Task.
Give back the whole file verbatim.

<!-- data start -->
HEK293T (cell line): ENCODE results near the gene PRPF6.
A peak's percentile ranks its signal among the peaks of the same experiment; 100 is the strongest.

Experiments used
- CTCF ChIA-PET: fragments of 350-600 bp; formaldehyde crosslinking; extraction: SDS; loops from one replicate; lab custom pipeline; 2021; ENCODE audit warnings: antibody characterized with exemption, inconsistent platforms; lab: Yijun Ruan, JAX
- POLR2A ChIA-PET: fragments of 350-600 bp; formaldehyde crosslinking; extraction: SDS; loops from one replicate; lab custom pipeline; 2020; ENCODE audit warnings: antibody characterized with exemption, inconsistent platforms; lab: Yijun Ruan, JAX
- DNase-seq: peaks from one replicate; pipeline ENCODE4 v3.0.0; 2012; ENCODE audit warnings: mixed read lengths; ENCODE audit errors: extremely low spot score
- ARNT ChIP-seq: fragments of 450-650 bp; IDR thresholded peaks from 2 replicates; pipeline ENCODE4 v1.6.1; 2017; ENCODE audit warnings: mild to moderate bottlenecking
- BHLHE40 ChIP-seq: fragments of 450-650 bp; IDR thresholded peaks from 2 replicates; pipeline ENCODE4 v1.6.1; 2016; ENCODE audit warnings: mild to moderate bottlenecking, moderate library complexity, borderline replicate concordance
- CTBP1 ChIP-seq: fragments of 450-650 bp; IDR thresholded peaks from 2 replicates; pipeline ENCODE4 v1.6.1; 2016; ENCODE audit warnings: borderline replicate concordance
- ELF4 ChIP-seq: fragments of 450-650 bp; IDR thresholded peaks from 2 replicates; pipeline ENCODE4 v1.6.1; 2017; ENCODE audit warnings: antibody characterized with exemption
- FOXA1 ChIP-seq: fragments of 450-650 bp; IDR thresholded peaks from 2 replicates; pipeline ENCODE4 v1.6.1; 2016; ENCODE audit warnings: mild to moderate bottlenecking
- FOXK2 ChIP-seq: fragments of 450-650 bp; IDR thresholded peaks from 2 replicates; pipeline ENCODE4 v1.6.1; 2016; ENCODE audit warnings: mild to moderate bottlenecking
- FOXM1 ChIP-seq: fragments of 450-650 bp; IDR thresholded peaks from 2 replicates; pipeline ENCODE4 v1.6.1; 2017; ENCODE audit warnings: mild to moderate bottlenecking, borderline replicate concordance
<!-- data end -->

HEK293T (cell line): ENCODE results near the gene PRPF6.
A peak's percentile ranks its signal among the peaks of the same experiment; 100 is the strongest.

Experiments used
- CTCF ChIA-PET: fragments of 350-600 bp; formaldehyde crosslinking; extraction: SDS; loops from one replicate; lab custom pipeline; 2021; ENCODE audit warnings: antibody characterized with exemption, inconsistent platforms; lab: Yijun Ruan, JAX
- POLR2A ChIA-PET: fragments of 350-600 bp; formaldehyde crosslinking; extraction: SDS; loops from one replicate; lab custom pipeline; 2020; ENCODE audit warnings: antibody characterized with exemption, inconsistent platforms; lab: Yijun Ruan, JAX
- DNase-seq: peaks from one replicate; pipeline ENCODE4 v3.0.0; 2012; ENCODE audit warnings: mixed read lengths; ENCODE audit errors: extremely low spot score
- ARNT ChIP-seq: fragments of 450-650 bp; IDR thresholded peaks from 2 replicates; pipeline ENCODE4 v1.6.1; 2017; ENCODE audit warnings: mild to moderate bottlenecking
- BHLHE40 ChIP-seq: fragments of 450-650 bp; IDR thresholded peaks from 2 replicates; pipeline ENCODE4 v1.6.1; 2016; ENCODE audit warnings: mild to moderate bottlenecking, moderate library complexity, borderline replicate concordance
- CTBP1 ChIP-seq: fragments of 450-650 bp; IDR thresholded peaks from 2 replicates; pipeline ENCODE4 v1.6.1; 2016; ENCODE audit warnings: borderline replicate concordance
- ELF4 ChIP-seq: fragments of 450-650 bp; IDR thresholded peaks from 2 replicates; pipeline ENCODE4 v1.6.1; 2017; ENCODE audit warnings: antibody characterized with exemption
- FOXA1 ChIP-seq: fragments of 450-650 bp; IDR thresholded peaks from 2 replicates; pipeline ENCODE4 v1.6.1; 2016; ENCODE audit warnings: mild to moderate bottlenecking
- FOXK2 ChIP-seq: fragments of 450-650 bp; IDR thresholded peaks from 2 replicates; pipeline ENCODE4 v1.6.1; 2016; ENCODE audit warnings: mild to moderate bottlenecking
- FOXM1 ChIP-seq: fragments of 450-650 bp; IDR thresholded peaks from 2 replicates; pipeline ENCODE4 v1.6.1; 2017; ENCODE audit warnings: mild to moderate bottlenecking, borderline replicate concordance